The brands finally addressing the menopause market
Editorial

The brands finally addressing the menopause market

Move over Millennials - there’s a new audience rising up marketers’ radars: ‘prime time’ women experiencing the menopause.

With an estimated 1.3 million people entering the menopause each year, and 1.1 billion women thought to be at this point in their life in 2021, it’s an issue deemed worthy of its own World Menopause Awareness Month, taking place this October.

It’s an audience that’s finally starting to be taken seriously, with the UK already establishing itself as a pioneer in public policies and corporate cultures that support working women with the menopause, helping manage common symptoms of this period of life, such as hot flushes, sleeplessness and ‘brain fog’.

Big brands such as Vodafone, British broadcaster Channel 4, bank HSBC, car sales website Auto Trader and others have adopted policies that include paid leave and menopause training, to help address the 59 percent of working women in the UK between 45 and 55 with menopause symptoms, that say it negatively impacts them at work.

From a marketing perspective, it has largely been an area brands have shied away from, up until recently. Now, we're seeing brands like Always create dedicated menopause content, while Boots’ former chief marketer Helen Normoyle left late last year to launch My Menopause Centre, which offers personal online advice for women experiencing symptoms.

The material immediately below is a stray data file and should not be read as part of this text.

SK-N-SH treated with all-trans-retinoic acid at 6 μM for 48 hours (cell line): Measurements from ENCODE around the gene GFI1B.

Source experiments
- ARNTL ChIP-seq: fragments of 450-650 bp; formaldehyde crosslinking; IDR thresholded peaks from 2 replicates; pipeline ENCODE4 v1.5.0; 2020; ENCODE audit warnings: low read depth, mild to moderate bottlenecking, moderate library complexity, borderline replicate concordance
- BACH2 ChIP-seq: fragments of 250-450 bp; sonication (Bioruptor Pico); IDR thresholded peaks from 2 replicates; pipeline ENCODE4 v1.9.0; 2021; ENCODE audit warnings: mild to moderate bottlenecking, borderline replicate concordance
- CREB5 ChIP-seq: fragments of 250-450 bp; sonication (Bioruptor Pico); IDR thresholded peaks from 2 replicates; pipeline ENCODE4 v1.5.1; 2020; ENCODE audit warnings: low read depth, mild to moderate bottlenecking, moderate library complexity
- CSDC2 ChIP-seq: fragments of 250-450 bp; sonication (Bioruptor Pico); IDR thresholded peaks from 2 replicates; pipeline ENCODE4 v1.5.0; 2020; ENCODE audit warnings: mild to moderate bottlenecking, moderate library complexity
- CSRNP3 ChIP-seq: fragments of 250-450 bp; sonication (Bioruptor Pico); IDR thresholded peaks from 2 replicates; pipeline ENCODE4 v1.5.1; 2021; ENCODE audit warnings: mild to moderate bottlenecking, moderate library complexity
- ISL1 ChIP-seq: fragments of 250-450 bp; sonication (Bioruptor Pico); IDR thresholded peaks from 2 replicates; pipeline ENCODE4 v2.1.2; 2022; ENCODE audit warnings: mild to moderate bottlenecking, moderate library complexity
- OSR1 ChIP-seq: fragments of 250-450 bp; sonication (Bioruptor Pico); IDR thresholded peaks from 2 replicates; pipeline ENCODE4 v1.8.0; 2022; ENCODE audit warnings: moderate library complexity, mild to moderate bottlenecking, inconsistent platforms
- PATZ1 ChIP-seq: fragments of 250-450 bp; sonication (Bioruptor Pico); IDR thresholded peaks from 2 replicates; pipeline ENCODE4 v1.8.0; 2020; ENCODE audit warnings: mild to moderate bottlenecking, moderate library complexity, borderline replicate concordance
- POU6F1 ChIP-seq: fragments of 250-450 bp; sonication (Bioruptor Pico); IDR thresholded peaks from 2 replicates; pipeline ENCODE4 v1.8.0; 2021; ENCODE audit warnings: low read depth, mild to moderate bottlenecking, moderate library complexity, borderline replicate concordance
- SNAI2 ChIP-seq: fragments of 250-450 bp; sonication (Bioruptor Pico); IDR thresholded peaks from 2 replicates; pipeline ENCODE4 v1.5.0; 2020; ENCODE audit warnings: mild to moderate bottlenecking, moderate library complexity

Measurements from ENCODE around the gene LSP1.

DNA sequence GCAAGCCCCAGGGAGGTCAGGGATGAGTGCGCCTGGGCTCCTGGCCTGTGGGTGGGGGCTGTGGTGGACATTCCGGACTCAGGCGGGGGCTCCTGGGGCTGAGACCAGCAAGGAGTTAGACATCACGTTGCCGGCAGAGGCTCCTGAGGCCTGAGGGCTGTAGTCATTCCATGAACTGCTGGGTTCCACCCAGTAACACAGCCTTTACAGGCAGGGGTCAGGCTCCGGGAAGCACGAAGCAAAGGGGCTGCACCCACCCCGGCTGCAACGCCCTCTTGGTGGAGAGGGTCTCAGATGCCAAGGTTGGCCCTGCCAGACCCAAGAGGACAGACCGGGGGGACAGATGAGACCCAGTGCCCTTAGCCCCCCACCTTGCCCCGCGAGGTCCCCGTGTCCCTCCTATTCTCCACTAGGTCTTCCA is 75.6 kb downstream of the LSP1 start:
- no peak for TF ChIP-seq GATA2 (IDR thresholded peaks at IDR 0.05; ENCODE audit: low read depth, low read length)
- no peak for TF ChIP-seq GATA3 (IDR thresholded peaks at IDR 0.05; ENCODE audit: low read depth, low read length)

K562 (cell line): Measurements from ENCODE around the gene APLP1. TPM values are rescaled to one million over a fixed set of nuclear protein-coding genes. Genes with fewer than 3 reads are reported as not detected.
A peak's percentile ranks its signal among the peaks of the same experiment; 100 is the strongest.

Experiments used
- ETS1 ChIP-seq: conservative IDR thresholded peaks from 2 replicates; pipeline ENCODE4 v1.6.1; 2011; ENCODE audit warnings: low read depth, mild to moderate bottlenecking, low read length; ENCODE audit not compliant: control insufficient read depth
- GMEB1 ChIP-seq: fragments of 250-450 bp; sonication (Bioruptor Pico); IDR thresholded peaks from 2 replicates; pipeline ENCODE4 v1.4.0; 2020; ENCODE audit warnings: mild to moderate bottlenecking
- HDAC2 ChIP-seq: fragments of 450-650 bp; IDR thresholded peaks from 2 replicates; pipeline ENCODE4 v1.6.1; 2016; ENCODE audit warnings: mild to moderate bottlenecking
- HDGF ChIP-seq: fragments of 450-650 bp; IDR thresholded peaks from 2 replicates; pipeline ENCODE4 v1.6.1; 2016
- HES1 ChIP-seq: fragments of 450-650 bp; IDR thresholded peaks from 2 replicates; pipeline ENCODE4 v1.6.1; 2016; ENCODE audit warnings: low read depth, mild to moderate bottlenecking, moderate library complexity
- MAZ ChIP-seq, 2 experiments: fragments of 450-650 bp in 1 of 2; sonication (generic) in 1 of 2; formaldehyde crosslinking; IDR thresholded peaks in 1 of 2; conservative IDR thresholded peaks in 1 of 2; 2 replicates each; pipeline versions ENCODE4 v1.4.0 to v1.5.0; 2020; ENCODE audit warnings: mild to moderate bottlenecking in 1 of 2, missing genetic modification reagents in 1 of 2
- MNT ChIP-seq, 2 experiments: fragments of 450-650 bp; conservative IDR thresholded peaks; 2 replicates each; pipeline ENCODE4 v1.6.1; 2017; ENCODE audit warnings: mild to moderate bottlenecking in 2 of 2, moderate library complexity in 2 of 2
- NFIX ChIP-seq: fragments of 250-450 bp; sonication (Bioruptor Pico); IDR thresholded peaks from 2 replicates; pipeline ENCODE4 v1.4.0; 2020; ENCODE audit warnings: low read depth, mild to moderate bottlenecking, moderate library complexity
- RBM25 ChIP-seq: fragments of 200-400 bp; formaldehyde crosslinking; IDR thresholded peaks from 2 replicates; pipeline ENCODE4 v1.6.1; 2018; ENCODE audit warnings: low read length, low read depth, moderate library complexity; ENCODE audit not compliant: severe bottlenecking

Prime time potential

It makes sense. Stats from The Coca-Cola Company reveal that there is a group of 40 million women in the US who are over 50, close to the average age when the menopause tends to begin, representing over $15 trillion dollars in purchasing power. According to Forbes, they’re the healthiest, wealthiest, and most active generation in history.

And a slew of new menopause-specific brands and product lines are emerging to cater to this audience. For example, Kindra, the first company launched by P&G Ventures, the startup arm of the FMCG giant, offers menopause-specific tailored supplements and lotions.

The brand also recently launched a disruptive new ad campaign to take on the taboo of stigmatised words on social media, addressing the double-standard between products that are targeted to men versus women.

Following suit is Johnson & Johnson, who has partnered with the wearable technology company Embr Labs to release its Wave 2 device to relieve hot flushes. Meanwhile, despite the growing market for CBD-related health products, wellness startup Hello Again claims to be the only cannabis brand targeted at the menopause market. 

‘Prime time women’, as Embr Labs has dubbed this consumer group, accounts for 60% of the company’s customer base, which its VP of product and marketing, Heather Ritchie, describes as “notoriously underserved”.

“Many are women who are at the top of their earning potential and need a solution for everyday life, including the workplace, where menopause is still a taboo topic.  Even with over 30 documented symptoms tied to menopause, it remains something not taken as seriously as it should, given both the overall health and economic impacts menopause has been associated with,” Ritchie states.

“It’s been interesting to see the focus shift to this audience in the last year because before that menopause was, and still is, very stigmatising.”

The brand’s biggest consideration, Ritchie adds, was to examine that core buyer of ‘prime time women’, from their day-to-day life to their self-care rituals, emotional motivations, and where they currently turn to for menopause symptom relief.